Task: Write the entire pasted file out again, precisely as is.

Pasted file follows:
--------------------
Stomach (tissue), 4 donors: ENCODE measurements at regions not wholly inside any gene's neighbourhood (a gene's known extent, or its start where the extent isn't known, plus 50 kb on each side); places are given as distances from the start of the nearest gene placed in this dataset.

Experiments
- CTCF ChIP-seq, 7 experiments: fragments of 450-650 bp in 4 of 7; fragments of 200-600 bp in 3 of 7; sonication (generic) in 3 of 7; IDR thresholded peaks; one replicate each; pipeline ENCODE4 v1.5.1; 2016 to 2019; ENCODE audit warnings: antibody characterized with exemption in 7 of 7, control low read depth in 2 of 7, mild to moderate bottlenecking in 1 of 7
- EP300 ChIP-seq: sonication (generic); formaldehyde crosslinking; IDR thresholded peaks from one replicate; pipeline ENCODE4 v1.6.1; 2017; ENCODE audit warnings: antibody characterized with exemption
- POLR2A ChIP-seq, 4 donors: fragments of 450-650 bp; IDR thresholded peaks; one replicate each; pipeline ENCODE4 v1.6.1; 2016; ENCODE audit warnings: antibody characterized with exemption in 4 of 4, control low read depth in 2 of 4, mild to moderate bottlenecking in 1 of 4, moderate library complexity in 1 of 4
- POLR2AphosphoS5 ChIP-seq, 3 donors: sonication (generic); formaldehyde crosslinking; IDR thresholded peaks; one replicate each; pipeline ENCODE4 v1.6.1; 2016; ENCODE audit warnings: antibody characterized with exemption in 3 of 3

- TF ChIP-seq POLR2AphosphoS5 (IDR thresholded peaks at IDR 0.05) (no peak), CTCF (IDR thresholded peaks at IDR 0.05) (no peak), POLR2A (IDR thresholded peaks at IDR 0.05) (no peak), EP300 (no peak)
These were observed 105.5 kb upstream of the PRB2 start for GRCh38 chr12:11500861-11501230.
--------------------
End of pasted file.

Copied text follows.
Stomach (tissue), 4 donors: ENCODE measurements at regions not wholly inside any gene's neighbourhood (a gene's known extent, or its start where the extent isn't known, plus 50 kb on each side); places are given as distances from the start of the nearest gene placed in this dataset.

Experiments
- CTCF ChIP-seq, 7 experiments: fragments of 450-650 bp in 4 of 7; fragments of 200-600 bp in 3 of 7; sonication (generic) in 3 of 7; IDR thresholded peaks; one replicate each; pipeline ENCODE4 v1.5.1; 2016 to 2019; ENCODE audit warnings: antibody characterized with exemption in 7 of 7, control low read depth in 2 of 7, mild to moderate bottlenecking in 1 of 7
- EP300 ChIP-seq: sonication (generic); formaldehyde crosslinking; IDR thresholded peaks from one replicate; pipeline ENCODE4 v1.6.1; 2017; ENCODE audit warnings: antibody characterized with exemption
- POLR2A ChIP-seq, 4 donors: fragments of 450-650 bp; IDR thresholded peaks; one replicate each; pipeline ENCODE4 v1.6.1; 2016; ENCODE audit warnings: antibody characterized with exemption in 4 of 4, control low read depth in 2 of 4, mild to moderate bottlenecking in 1 of 4, moderate library complexity in 1 of 4
- POLR2AphosphoS5 ChIP-seq, 3 donors: sonication (generic); formaldehyde crosslinking; IDR thresholded peaks; one replicate each; pipeline ENCODE4 v1.6.1; 2016; ENCODE audit warnings: antibody characterized with exemption in 3 of 3

- TF ChIP-seq POLR2AphosphoS5 (IDR thresholded peaks at IDR 0.05) (no peak), CTCF (IDR thresholded peaks at IDR 0.05) (no peak), POLR2A (IDR thresholded peaks at IDR 0.05) (no peak), EP300 (no peak)
These were observed 105.5 kb upstream of the PRB2 start for GRCh38 chr12:11500861-11501230.